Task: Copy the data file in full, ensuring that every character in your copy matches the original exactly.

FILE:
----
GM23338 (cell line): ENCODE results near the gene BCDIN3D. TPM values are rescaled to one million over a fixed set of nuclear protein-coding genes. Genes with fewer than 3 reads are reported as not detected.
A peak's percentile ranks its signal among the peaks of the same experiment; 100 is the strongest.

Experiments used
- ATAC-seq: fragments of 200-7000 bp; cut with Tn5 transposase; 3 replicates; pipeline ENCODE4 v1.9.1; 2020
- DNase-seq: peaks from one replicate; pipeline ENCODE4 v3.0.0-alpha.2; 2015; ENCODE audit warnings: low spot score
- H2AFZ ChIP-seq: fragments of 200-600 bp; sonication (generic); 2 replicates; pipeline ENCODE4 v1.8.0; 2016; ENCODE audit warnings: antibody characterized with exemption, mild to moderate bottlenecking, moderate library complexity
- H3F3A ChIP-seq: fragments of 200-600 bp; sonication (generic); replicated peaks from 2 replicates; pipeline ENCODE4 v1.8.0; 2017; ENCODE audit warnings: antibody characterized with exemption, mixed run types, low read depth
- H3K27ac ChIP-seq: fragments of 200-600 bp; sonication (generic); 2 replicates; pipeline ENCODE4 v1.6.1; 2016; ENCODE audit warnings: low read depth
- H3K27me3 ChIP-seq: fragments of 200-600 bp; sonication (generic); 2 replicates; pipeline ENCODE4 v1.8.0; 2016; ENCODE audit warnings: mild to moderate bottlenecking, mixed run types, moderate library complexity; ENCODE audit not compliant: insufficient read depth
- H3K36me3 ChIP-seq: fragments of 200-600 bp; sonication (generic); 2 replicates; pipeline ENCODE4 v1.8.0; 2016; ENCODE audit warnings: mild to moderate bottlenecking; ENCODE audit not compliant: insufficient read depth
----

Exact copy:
GM23338 (cell line): ENCODE results near the gene BCDIN3D. TPM values are rescaled to one million over a fixed set of nuclear protein-coding genes. Genes with fewer than 3 reads are reported as not detected.
A peak's percentile ranks its signal among the peaks of the same experiment; 100 is the strongest.

Experiments used
- ATAC-seq: fragments of 200-7000 bp; cut with Tn5 transposase; 3 replicates; pipeline ENCODE4 v1.9.1; 2020
- DNase-seq: peaks from one replicate; pipeline ENCODE4 v3.0.0-alpha.2; 2015; ENCODE audit warnings: low spot score
- H2AFZ ChIP-seq: fragments of 200-600 bp; sonication (generic); 2 replicates; pipeline ENCODE4 v1.8.0; 2016; ENCODE audit warnings: antibody characterized with exemption, mild to moderate bottlenecking, moderate library complexity
- H3F3A ChIP-seq: fragments of 200-600 bp; sonication (generic); replicated peaks from 2 replicates; pipeline ENCODE4 v1.8.0; 2017; ENCODE audit warnings: antibody characterized with exemption, mixed run types, low read depth
- H3K27ac ChIP-seq: fragments of 200-600 bp; sonication (generic); 2 replicates; pipeline ENCODE4 v1.6.1; 2016; ENCODE audit warnings: low read depth
- H3K27me3 ChIP-seq: fragments of 200-600 bp; sonication (generic); 2 replicates; pipeline ENCODE4 v1.8.0; 2016; ENCODE audit warnings: mild to moderate bottlenecking, mixed run types, moderate library complexity; ENCODE audit not compliant: insufficient read depth
- H3K36me3 ChIP-seq: fragments of 200-600 bp; sonication (generic); 2 replicates; pipeline ENCODE4 v1.8.0; 2016; ENCODE audit warnings: mild to moderate bottlenecking; ENCODE audit not compliant: insufficient read depth